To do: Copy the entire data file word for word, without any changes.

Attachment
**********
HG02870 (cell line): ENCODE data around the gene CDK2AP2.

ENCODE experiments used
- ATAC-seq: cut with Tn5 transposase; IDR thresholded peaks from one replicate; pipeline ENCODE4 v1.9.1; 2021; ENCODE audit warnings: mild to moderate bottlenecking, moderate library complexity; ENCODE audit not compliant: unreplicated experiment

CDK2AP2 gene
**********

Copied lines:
HG02870 (cell line): ENCODE data around the gene CDK2AP2.

ENCODE experiments used
- ATAC-seq: cut with Tn5 transposase; IDR thresholded peaks from one replicate; pipeline ENCODE4 v1.9.1; 2021; ENCODE audit warnings: mild to moderate bottlenecking, moderate library complexity; ENCODE audit not compliant: unreplicated experiment

CDK2AP2 gene